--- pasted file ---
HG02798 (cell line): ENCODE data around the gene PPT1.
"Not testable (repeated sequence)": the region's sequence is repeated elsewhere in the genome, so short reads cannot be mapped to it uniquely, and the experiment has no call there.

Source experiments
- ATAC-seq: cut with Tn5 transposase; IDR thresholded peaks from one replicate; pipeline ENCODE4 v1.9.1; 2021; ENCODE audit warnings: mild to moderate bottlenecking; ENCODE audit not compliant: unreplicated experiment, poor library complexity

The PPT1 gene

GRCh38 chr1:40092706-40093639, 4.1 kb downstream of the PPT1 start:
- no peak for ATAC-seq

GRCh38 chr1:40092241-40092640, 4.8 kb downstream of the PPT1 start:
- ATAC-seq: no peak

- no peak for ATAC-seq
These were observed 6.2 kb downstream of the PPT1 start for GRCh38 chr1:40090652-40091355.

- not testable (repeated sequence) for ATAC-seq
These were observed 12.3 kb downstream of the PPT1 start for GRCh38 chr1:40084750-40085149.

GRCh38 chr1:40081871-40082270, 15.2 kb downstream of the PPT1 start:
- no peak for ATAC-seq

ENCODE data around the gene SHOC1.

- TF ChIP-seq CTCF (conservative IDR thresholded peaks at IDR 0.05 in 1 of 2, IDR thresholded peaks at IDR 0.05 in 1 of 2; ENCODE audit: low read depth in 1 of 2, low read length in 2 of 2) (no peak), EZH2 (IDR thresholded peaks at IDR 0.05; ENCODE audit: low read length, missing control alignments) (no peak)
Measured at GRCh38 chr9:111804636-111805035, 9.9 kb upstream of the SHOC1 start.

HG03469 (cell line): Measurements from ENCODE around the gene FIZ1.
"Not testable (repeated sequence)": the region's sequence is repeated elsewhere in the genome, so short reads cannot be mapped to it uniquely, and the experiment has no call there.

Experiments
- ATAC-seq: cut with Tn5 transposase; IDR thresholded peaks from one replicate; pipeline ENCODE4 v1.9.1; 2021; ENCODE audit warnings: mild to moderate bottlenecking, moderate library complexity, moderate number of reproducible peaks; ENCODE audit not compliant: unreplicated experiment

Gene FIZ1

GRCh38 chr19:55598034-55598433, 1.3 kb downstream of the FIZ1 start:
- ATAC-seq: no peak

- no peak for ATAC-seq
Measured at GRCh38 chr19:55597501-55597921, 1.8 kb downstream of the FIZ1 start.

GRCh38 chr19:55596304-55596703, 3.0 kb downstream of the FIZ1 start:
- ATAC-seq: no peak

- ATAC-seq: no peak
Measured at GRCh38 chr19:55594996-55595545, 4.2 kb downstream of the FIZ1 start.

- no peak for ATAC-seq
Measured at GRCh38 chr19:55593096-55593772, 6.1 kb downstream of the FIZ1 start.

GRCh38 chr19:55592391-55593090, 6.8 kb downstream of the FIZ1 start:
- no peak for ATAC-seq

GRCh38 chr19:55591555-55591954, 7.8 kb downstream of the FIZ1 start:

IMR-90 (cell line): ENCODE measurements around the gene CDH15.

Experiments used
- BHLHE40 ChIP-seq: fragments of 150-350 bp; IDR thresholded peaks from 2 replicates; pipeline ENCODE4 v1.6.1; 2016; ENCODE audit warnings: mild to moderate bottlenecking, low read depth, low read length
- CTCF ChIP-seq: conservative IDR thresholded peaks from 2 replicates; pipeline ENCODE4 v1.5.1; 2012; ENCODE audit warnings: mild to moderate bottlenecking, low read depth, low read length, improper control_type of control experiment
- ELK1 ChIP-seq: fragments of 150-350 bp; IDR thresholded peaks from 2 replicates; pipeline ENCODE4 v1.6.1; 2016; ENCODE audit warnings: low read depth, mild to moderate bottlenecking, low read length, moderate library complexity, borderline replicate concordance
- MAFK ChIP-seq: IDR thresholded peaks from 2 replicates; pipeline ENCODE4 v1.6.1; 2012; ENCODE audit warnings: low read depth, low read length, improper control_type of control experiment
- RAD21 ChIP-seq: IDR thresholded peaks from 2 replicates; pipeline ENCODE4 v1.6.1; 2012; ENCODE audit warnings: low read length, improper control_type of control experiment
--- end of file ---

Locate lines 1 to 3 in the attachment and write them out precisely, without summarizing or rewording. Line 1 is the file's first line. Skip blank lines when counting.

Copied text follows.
HG02798 (cell line): ENCODE data around the gene PPT1.
"Not testable (repeated sequence)": the region's sequence is repeated elsewhere in the genome, so short reads cannot be mapped to it uniquely, and the experiment has no call there.

Source experiments